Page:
“We can use what we learn about animals to help people,” says Thomasy. For instance, people’s eyes sometimes don’t produce enough tears. This painful condition is called dry eye. “We could find a whole new way to treat dry eye by studying [these] species,” she says. 

Read the research scenarios and determine which type of graph would be best for displaying the data the scientists collect. Record your work and answers on our answer sheet.

Read the research scenarios and determine which type of graph would be best for displaying the data the scientists collect. Record your work and answers on our answer sheet.

Oriá analyzes the different proteins in a caiman’s eye. Each type of protein makes up a different part of the total proteins in its eye. Which graph should she use to display this data?

Oriá analyzes the different proteins in a caiman’s eye. Each type of protein makes up a different part of the total proteins in its eye. Which graph should she use to display this data?

A researcher records the number of times different animals blink over the course of 5 minutes. Which graph should she use to display this data?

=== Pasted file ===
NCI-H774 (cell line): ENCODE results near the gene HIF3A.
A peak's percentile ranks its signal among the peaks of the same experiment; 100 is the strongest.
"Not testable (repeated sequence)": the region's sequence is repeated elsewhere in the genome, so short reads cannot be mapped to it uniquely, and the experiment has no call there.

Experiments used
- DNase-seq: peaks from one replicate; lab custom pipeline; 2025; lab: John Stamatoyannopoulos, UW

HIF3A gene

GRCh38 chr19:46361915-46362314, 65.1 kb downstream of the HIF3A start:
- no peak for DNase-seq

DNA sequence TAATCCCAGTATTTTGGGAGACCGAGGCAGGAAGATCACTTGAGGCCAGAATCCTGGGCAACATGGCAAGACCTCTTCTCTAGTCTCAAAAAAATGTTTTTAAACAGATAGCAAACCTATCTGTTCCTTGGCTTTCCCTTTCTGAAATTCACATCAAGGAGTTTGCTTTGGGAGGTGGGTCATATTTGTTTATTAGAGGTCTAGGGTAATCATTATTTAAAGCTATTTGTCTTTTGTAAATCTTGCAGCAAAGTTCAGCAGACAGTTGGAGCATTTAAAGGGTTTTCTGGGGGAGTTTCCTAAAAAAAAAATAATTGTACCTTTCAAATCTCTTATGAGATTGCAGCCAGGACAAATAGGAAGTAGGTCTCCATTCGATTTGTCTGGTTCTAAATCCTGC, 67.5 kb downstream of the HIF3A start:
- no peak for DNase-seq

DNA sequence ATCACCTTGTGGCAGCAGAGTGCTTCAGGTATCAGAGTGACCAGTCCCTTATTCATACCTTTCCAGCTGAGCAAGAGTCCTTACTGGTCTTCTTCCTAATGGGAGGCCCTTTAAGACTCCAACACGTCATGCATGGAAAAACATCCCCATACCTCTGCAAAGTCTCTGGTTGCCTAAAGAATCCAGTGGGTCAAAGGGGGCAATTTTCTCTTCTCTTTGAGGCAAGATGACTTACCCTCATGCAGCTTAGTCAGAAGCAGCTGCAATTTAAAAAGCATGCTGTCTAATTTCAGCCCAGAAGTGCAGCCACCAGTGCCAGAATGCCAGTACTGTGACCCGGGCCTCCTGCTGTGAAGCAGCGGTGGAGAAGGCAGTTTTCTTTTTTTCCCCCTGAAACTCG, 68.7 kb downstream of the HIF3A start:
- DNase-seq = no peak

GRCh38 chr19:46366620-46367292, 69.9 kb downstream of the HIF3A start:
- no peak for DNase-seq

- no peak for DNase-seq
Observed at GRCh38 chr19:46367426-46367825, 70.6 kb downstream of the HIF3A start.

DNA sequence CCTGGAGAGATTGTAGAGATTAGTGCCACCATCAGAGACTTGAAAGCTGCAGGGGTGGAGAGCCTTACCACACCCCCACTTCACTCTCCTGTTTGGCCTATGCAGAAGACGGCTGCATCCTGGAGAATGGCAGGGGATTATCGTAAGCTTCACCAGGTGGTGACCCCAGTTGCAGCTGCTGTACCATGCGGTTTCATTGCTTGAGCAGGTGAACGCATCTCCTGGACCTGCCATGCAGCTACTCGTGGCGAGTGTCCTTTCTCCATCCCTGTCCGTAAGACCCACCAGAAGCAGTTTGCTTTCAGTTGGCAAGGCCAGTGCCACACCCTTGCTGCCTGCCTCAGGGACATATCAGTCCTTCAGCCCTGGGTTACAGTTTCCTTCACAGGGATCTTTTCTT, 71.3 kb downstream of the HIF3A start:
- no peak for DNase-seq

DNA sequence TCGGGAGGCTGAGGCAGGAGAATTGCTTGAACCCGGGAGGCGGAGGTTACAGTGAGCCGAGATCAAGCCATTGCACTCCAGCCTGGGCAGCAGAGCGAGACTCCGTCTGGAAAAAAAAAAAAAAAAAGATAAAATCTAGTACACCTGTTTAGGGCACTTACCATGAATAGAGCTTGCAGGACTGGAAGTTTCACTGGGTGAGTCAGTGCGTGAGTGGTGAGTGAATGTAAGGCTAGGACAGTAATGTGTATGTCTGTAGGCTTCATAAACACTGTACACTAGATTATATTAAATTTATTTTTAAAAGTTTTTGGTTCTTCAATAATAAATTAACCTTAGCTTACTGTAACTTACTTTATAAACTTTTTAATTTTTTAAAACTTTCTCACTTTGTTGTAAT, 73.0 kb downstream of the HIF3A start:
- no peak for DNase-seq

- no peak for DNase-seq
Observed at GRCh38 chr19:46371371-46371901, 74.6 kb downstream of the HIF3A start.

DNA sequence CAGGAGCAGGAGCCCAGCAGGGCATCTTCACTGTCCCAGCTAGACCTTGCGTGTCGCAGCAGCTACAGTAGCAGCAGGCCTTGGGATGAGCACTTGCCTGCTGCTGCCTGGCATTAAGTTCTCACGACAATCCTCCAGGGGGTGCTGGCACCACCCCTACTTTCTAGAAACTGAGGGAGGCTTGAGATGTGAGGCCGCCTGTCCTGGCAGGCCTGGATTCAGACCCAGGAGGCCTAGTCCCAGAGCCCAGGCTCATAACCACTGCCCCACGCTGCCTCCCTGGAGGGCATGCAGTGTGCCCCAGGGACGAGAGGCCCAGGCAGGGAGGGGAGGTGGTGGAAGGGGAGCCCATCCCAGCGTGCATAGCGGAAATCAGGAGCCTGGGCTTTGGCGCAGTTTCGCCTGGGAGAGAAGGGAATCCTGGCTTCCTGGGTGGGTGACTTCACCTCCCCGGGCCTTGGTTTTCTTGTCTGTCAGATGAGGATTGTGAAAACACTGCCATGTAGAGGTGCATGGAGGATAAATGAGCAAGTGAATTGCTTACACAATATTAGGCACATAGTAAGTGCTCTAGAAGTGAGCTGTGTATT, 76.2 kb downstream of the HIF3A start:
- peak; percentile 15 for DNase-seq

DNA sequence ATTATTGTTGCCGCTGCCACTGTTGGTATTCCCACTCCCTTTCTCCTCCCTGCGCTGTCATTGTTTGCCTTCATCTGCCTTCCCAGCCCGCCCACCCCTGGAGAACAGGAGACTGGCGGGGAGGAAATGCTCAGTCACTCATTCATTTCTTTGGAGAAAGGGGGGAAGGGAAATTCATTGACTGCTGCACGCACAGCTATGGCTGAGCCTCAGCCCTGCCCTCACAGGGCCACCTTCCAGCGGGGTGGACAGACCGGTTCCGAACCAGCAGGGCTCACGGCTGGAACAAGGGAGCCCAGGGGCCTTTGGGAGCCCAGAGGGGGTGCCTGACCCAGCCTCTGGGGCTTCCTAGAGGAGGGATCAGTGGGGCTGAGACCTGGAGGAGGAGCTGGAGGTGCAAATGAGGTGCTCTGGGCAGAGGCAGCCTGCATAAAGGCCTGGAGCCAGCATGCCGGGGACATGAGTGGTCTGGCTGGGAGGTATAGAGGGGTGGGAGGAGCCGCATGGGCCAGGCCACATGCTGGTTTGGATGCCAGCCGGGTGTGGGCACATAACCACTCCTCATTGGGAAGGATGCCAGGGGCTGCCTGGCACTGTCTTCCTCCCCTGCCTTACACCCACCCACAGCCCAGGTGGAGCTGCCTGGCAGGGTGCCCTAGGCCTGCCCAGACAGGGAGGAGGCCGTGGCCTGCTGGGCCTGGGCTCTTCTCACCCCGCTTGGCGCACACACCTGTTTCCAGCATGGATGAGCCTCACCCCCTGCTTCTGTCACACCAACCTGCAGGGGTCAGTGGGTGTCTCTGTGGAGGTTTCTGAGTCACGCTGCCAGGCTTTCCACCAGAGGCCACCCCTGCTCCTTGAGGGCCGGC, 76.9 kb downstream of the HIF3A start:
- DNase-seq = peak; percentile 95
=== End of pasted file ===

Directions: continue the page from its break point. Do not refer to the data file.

A researcher records the number of times different animals blink over the course of 5 minutes. Which graph should she use to display this data?

Thomasy collects rabbit tears at the same time every day for one month, and records each day’s tear volume. Which graph should she use to display this data?

Thomasy collects rabbit tears at the same time every day for one month, and records each day’s tear volume. Which graph should she use to display this data?

A. Oriá wants to create a set of graphs that compare the composition of human tears to barn owl tears. Which type of graph should she use to display this data?

A. Oriá wants to create a set of graphs that compare the composition of human tears to barn owl tears. Which type of graph should she use to display this data?

B. Is there another way to represent this data? Explain.

B. Is there another way to represent this data? Explain.

What type of data would a researcher need to collect to make a line graph representing the tear production of a hawk? Explain.

What type of data would a researcher need to collect to make a line graph representing the tear production of a hawk? Explain.